USA: Prop 8 / Defense of Marriage Act Updates #2 3/15/13

Written by scott on March 15th, 2013

Defense of Marriage ActThe updates on dDefense of Marriage Act and Prop 8 at the Supreme Court continue to roll in.

First off, the Supreme Court has agreed to give the Department of Justice time to speak during the Prop 8 Hearing, The Washington Blade reports:

In court orders on Friday, justices announced the U.S. Solicitor General will be allowed speaking time for oral arguments in the case, which are scheduled for March 26. “The motion of the Solicitor General for leave to participate in oral argument as amicus curiae and for divided argument is granted,” the orders states. The Justice Department had filed a request for speaking time in the oral arguments shortly after it filed a legal brief against Prop 8. In the brief, the Obama administration argued Prop 8 should be overturned because laws related to sexual orientation should be subjected to heightened scrutiny, or a greater assumption they’re unconstitutional.

Lisa Keen at The Dallas Voice looks at the DoJ’s briefs:

DOJ did not argue for strict scrutiny — the toughest level of judicial review. And it did not argue that DOMA is unconstitutional if judged under the most basic level of scrutiny, rational basis. The level of scrutiny matters. Generally speaking, there are three levels: rational, heightened, and strict. Until the 2nd Circuit decision in Windsor, most courts, including the Supreme Court, have examined laws that disfavor LGBT people against the easy rational basis standard. To pass rational basis, a law must simply be rationally related to achieving a legitimate governmental interest. The intermediate level of scrutiny — heightened scrutiny– requires that a law must be “substantially related” to achieving an “important” governmental interest. And strict scrutiny requires that a law be “narrowly tailored” to achieve a “compelling” governmental interest.

In a follow-up article, Lisa Keen looks at the “standing” issue. From the Dallas Voice:

Standing is another way of saying “right to sue.” To have the right to sue, a party must have suffered or be threatened with a discernible injury, the lawsuit must be directed at the cause of that injury and the controversy must be one that a court decision could remedy. Section 2 of Article III gives the courts jurisdiction to review “all cases … arising under” the Constitution and to “controversies to which the United States shall be a party.” The question about legal standing for the Yes on 8 coalition was first raised by the plaintiff couples’ legal team in the lower courts, and in their brief to the Supreme Court, Olson and Boies argued that Yes on 8 lacks standing and that its appeal should be dismissed. As their brief argues, Yes on 8 groups have “never once suggested that permitting same-sex couples to marry could harm them — or anyone else — personally.”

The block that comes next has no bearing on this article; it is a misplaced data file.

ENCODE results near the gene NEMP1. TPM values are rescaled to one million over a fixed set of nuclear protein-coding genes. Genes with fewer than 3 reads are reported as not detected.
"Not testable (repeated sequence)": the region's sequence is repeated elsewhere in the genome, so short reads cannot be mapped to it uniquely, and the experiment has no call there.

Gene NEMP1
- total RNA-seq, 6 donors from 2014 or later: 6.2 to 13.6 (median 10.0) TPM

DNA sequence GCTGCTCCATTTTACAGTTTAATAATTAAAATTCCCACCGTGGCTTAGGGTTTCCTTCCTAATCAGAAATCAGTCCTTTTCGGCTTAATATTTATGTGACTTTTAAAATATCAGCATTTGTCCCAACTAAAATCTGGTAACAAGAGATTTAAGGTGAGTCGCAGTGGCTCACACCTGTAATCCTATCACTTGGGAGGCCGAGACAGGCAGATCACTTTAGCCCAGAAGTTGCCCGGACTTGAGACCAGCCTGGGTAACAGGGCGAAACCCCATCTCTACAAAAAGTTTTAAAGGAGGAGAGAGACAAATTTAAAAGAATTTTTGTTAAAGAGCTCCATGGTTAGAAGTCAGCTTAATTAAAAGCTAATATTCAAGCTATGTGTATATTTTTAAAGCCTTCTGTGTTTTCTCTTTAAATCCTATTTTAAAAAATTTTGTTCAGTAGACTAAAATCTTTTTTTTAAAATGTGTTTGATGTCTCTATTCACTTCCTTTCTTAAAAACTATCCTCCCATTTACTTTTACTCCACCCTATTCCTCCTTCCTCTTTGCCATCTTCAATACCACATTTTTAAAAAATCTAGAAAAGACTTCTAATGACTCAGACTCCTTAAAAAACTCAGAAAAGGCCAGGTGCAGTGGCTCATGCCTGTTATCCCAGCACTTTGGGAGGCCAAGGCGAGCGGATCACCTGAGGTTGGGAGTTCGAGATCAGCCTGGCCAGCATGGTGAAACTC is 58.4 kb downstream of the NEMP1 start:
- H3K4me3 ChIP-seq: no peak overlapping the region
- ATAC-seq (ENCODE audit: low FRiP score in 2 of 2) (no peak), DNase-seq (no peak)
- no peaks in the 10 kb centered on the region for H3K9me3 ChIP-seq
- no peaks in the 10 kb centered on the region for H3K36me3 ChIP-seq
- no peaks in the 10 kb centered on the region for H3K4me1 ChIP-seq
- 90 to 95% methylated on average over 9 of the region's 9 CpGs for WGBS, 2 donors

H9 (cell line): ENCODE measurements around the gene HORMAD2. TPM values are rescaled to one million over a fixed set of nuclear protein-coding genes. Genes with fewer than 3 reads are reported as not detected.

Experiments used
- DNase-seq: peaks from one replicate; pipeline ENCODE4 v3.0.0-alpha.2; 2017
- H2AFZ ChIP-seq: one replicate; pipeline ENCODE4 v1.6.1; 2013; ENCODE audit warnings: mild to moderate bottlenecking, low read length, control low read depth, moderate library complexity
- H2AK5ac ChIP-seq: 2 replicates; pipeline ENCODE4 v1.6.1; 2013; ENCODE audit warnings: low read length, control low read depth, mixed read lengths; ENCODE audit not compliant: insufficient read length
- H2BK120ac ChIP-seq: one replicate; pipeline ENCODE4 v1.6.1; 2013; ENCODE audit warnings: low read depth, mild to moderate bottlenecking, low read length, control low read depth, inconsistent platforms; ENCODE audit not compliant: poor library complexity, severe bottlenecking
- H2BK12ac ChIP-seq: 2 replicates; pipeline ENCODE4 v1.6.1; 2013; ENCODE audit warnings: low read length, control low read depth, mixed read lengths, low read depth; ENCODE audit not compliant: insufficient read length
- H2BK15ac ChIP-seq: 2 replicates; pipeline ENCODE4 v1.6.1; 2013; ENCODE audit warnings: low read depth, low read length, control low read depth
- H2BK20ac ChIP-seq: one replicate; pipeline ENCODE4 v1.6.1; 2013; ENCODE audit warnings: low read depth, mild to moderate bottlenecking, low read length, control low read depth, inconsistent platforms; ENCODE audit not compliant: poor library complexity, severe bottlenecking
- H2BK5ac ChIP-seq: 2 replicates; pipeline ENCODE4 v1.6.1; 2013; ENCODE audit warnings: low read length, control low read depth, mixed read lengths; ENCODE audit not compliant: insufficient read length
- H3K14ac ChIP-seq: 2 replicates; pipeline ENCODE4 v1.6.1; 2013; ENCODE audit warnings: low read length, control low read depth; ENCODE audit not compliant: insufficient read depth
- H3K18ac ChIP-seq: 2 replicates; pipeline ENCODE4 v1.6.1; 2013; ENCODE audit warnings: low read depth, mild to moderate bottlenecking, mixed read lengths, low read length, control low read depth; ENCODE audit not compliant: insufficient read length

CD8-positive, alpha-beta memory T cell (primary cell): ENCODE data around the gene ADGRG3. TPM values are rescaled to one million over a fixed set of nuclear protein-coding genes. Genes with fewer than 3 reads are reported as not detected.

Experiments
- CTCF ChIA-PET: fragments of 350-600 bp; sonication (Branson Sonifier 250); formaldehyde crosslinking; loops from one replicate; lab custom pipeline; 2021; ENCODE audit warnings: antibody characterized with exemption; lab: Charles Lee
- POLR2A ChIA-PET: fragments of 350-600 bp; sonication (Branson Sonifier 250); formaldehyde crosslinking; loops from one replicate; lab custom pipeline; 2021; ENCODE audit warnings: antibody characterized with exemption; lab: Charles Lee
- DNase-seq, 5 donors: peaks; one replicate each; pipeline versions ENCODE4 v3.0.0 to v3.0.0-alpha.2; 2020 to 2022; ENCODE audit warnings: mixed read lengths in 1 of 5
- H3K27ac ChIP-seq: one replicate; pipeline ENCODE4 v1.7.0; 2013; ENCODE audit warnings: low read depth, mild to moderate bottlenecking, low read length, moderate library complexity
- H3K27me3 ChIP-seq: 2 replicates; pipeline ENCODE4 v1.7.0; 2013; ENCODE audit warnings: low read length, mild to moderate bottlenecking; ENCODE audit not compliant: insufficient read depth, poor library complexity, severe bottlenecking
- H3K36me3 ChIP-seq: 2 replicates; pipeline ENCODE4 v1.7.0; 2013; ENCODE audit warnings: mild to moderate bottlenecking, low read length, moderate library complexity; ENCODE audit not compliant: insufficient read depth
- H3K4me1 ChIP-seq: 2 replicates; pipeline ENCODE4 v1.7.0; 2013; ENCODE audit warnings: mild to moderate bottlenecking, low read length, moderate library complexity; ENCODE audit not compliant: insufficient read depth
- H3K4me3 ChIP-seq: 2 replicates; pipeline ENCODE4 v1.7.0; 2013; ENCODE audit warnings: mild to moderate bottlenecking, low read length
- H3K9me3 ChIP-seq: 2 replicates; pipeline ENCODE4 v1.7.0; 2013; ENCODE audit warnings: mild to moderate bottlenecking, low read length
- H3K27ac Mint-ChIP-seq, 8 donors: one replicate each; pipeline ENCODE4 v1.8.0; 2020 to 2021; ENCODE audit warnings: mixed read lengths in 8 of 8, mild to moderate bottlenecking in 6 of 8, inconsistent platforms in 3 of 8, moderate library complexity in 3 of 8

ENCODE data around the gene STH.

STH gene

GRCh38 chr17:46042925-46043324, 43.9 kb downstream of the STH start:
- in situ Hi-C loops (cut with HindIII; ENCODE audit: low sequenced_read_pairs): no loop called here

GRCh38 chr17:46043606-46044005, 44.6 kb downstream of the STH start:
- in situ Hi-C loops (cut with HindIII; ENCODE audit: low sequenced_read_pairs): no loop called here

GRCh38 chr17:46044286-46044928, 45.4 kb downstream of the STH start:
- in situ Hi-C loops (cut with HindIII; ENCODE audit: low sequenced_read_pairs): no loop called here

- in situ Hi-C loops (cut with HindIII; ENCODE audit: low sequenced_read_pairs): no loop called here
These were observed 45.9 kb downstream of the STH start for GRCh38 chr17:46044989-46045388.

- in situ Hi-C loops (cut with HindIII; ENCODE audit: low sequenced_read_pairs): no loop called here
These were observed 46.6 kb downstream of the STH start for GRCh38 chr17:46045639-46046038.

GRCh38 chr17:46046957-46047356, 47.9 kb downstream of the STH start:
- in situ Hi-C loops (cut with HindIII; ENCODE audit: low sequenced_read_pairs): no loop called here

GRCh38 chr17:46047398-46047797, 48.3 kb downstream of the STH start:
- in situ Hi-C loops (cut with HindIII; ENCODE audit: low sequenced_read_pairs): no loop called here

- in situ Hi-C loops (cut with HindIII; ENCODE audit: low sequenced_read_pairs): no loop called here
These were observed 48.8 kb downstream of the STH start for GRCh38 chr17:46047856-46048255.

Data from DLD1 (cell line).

Jess Bravin looks at Chief Justice Roberts and where he may come down on the marriage equality suits. reports:

Chief Justice Roberts doubtless knows “that history is going in a certain direction,” even if he isn’t persuaded that the Constitution requires invalidation of laws denying recognition to gay marriages, said Richard Pildes, a law professor at New York University. If that leads him to side against Mr. Obama’s position, it could place the chief justice in “a tragic kind of position–knowing how a decision they believe is correct today is going to look bad 15 years down the road.”

SDGLN talks about the rallies planned for and against marriage equality at the Court:

Supporters and opponents of marriage equality are busy making final plans for large rallies in Washington, D.C., during the last week of March when the U.S. Supreme Court hears oral arguments on two high-profile cases involving California’s Proposition 8 and the Defense of Marriage Act (DOMA). D.C. police have assigned the two groups to different areas of the city in an effort to keep apart the dueling rallies. However, the anti-gay marchers are scheduled to walk past the steps of the Supreme Court building, where marriage-equality supporters will be gathered. Read all about who is involved in each rally, and what their plans are.

Speaking of the rallies, NOM got egg on its face when a band they had booked to play their rally backed out after finding out NOM opposed marriage equality. reports:

The Lee Boys, one of two musical acts scheduled to perform at NOM’s upcoming March for Marriage in Washington D.C. around the time of the Supreme Court hearings, has dropped out after being informed by blogger Jeremy Hooper about NOM’s agenda.

In another NOM embarrassment, Joe.My.God reports that the musician who NOM is using to promote their anti gay marriage march, Katie Herzig, supports marriage equality.

Eleven more days…


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